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10 Lessons on Leadership - Inspired by Steve Jobs and Others

1. Foresight not hindsight


Great leaders take action rather than abdicate in the name of going with the flow. The benefit of hindsight will always give you a better ‘decision’; the problem is that it’s too late to make a difference.

Acting with foresight is not easy and separates good leaders from those that are not.


Foresight requires planning, vision and belief in what you are doing.


Making the right decisions and taking advantage of the opportunities that surface requires a good connection with why you are doing what you are doing, and your values. Having this connection will give you the confidence to act.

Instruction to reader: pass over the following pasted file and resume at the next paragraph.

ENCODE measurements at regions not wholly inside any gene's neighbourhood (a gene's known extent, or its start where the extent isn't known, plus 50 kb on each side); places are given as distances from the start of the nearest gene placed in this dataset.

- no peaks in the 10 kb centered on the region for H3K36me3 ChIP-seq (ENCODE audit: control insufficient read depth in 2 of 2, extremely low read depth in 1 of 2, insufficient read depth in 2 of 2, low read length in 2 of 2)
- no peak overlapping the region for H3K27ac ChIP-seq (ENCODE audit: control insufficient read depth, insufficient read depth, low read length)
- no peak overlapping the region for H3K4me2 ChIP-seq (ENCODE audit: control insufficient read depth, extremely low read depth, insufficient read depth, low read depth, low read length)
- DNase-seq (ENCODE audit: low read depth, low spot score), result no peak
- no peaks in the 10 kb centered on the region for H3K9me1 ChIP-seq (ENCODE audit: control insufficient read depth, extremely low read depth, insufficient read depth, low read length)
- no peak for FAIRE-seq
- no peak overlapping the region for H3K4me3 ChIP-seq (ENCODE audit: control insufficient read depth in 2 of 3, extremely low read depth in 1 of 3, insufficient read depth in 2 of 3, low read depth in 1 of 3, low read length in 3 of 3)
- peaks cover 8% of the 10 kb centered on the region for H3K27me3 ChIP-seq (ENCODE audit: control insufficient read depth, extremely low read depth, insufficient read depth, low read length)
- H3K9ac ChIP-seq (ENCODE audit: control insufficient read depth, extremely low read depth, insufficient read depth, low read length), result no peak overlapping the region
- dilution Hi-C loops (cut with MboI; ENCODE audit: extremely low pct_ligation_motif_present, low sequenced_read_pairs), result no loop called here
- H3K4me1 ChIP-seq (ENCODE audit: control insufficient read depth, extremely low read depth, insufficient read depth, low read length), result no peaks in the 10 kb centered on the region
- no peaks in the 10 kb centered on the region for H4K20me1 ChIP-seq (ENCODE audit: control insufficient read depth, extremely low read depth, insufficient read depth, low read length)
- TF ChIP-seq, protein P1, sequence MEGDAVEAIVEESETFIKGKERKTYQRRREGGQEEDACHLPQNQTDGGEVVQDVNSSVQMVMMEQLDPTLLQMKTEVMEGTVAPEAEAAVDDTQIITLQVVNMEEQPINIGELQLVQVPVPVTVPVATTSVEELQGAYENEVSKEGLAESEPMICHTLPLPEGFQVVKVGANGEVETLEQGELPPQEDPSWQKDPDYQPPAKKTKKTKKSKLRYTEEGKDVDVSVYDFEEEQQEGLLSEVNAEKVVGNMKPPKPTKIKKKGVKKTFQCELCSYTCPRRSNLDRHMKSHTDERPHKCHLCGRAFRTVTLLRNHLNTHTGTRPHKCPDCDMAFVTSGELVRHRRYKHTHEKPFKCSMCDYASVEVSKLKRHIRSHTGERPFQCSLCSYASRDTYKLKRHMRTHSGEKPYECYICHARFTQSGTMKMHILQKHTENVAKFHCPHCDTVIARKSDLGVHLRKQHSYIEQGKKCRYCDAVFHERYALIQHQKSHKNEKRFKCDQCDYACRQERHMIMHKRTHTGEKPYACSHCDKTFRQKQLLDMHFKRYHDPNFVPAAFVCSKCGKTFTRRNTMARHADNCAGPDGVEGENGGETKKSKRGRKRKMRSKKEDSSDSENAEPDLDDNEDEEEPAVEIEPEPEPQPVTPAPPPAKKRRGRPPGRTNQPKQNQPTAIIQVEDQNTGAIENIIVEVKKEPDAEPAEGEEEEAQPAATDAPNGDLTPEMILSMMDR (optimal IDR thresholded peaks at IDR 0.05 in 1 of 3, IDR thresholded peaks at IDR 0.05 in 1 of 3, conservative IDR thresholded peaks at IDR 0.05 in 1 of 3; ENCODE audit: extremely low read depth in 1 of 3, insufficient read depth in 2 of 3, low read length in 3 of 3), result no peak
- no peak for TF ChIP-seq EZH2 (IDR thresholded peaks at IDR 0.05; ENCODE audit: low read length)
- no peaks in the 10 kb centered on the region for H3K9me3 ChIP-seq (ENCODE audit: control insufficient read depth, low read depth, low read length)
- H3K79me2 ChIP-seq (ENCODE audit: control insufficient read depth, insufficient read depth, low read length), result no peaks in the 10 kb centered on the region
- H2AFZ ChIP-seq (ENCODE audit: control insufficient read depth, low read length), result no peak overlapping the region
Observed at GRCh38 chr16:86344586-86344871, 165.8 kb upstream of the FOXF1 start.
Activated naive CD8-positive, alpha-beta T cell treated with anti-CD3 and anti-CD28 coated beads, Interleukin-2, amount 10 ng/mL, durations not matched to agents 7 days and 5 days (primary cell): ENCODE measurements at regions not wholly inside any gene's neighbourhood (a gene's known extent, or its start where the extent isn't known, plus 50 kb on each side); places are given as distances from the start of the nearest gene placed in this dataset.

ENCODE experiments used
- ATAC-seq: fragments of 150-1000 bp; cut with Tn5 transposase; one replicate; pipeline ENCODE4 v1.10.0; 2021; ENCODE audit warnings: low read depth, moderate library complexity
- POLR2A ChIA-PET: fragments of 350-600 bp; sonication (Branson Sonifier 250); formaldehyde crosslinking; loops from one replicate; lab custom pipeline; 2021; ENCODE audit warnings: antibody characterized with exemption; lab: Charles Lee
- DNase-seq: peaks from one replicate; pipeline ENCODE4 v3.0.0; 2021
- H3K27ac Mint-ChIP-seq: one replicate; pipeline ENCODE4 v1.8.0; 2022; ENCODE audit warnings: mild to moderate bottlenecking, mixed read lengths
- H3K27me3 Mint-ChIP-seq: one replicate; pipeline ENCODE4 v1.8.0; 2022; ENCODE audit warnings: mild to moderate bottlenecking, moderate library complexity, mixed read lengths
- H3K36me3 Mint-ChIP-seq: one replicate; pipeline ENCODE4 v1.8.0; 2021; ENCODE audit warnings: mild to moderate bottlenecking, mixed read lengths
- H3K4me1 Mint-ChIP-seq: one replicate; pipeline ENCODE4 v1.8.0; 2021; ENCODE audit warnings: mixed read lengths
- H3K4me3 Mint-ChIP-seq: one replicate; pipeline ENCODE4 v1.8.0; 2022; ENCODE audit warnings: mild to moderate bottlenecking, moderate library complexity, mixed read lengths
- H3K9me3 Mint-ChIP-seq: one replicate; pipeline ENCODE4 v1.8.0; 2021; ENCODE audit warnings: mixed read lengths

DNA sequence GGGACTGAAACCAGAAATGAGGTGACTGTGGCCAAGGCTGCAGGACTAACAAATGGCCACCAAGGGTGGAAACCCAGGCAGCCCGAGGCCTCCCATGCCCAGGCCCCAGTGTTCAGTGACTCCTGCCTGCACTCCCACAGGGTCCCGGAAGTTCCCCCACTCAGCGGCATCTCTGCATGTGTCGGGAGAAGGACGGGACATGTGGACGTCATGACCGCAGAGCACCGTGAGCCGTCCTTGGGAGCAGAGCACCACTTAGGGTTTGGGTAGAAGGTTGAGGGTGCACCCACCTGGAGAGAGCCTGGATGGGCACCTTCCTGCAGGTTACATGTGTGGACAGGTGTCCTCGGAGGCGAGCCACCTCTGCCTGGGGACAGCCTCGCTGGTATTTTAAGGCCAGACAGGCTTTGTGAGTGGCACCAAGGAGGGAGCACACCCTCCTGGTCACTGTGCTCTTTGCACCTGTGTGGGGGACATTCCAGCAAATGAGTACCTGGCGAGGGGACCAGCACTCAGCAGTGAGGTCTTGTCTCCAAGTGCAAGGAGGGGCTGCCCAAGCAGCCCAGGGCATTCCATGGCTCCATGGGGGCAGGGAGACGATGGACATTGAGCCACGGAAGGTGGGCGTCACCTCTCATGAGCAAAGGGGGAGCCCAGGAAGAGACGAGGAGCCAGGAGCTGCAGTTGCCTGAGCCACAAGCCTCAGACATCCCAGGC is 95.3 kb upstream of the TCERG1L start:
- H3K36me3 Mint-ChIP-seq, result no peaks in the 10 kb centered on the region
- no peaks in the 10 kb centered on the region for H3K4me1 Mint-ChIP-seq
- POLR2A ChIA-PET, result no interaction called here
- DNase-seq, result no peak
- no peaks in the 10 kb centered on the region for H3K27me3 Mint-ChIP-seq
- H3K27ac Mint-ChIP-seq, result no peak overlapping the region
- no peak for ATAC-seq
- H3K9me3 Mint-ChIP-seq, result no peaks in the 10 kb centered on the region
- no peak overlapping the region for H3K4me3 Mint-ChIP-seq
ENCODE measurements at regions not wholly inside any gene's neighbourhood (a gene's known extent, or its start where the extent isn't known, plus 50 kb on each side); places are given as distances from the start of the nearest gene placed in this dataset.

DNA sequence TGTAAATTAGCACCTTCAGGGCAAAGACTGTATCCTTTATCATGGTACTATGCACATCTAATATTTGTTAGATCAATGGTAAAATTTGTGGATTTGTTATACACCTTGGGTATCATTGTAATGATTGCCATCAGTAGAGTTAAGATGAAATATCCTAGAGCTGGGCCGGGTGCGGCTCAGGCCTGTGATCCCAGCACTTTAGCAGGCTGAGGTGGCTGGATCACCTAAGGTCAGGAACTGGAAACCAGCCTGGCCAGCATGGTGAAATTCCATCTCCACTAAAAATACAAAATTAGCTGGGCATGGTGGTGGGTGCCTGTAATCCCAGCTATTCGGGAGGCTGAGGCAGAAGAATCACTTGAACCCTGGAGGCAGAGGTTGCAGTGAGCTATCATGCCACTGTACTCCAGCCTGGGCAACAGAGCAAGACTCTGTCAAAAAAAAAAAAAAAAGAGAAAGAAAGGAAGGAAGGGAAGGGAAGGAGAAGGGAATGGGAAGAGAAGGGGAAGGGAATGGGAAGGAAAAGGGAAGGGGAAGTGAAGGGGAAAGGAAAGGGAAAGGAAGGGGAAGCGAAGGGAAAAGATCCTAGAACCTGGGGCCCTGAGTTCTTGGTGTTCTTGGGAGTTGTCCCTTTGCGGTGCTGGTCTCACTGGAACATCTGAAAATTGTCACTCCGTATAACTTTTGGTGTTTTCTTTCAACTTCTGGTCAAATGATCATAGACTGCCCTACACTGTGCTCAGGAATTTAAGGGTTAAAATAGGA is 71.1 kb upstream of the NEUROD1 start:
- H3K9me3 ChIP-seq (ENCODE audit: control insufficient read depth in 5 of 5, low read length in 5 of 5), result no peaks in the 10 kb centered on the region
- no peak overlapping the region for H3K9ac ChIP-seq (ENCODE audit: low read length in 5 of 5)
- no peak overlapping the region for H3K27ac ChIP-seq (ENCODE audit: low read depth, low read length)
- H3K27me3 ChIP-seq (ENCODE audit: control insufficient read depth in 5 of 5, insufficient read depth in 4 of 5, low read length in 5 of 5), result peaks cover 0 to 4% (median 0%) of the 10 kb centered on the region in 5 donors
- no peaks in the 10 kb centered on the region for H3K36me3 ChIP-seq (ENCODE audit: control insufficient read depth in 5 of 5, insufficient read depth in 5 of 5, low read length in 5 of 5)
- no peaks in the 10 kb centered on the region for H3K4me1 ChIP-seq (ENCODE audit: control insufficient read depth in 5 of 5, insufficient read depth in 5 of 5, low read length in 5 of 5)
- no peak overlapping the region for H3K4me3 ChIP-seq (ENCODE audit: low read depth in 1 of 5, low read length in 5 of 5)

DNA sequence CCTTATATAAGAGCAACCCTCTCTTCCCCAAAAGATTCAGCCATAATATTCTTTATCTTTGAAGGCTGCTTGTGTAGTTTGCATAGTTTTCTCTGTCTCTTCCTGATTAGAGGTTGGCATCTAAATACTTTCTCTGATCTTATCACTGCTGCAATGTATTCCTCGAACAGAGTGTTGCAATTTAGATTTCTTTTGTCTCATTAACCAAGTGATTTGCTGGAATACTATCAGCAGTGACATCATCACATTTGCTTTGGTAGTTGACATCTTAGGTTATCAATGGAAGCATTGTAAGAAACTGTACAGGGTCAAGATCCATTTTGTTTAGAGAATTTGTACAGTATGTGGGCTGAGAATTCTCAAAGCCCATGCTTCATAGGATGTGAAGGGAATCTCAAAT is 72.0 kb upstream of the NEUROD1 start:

There is of course a place for hindsight and we cover this in the next lesson.



Faced with challenges, leaders with foresight find a way, rather than finding an excuse.


2. Failure is an Option


Failure is an option, but failure to learn from failure is not an option. Thomas Edison did not invent the light bulb at his first attempt. Estimates range from 1,000 attempts to 10,000 attempts. But his mindset was not that of failure, rather that these were merely necessary learning steps to eventual success.